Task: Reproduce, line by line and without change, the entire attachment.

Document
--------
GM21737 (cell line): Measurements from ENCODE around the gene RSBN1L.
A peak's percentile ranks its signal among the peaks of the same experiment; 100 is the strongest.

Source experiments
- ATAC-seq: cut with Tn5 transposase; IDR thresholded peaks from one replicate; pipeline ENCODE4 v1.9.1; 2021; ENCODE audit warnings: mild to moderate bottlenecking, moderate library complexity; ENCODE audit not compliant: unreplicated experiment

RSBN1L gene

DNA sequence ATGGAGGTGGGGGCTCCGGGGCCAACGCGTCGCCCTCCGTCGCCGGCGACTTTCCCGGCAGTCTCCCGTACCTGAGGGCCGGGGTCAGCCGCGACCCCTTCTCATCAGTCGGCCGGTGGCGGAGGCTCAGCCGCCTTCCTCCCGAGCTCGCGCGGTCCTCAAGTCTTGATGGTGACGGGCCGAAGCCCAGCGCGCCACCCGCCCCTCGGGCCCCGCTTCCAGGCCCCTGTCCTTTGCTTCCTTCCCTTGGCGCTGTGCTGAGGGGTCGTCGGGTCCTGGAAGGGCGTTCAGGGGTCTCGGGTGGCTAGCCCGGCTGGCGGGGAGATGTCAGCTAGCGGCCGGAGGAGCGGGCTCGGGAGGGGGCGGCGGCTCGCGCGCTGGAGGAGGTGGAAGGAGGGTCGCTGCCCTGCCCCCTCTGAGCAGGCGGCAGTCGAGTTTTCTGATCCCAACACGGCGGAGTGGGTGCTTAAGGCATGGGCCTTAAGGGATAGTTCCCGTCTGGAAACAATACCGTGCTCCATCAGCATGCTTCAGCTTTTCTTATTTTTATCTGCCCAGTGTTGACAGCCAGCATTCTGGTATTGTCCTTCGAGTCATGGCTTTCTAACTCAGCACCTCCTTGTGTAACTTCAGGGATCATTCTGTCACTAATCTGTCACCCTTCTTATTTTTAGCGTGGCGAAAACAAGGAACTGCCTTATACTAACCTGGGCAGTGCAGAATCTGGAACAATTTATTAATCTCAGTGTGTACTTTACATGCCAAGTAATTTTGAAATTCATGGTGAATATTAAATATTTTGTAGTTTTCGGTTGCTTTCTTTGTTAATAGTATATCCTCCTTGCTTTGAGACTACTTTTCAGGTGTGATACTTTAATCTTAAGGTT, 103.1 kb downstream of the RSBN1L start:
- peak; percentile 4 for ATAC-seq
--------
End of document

GM21737 (cell line): Measurements from ENCODE around the gene RSBN1L.
A peak's percentile ranks its signal among the peaks of the same experiment; 100 is the strongest.

Source experiments
- ATAC-seq: cut with Tn5 transposase; IDR thresholded peaks from one replicate; pipeline ENCODE4 v1.9.1; 2021; ENCODE audit warnings: mild to moderate bottlenecking, moderate library complexity; ENCODE audit not compliant: unreplicated experiment

RSBN1L gene

DNA sequence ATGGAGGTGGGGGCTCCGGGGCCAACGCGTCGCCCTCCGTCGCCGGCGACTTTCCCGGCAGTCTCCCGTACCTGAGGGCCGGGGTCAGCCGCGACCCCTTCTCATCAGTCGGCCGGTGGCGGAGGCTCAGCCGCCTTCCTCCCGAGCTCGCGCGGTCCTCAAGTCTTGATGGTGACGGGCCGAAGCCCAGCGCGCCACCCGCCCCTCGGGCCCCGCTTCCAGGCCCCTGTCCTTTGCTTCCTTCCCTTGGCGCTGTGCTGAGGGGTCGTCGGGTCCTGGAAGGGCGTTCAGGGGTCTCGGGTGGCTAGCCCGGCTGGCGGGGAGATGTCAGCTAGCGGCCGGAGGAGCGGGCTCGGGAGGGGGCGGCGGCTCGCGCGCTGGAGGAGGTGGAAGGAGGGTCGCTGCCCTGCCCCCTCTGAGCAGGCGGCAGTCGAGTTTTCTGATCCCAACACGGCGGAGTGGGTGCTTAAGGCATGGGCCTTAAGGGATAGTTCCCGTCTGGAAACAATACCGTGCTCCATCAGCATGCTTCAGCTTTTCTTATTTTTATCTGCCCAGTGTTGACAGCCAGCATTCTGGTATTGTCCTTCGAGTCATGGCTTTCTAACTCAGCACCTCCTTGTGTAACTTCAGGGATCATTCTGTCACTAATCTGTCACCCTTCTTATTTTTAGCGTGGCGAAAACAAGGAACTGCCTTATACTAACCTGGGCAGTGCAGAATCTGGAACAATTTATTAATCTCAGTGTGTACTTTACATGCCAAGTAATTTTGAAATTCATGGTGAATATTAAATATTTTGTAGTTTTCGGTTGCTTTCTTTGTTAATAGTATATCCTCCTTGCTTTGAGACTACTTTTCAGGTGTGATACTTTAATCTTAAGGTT, 103.1 kb downstream of the RSBN1L start:
- peak; percentile 4 for ATAC-seq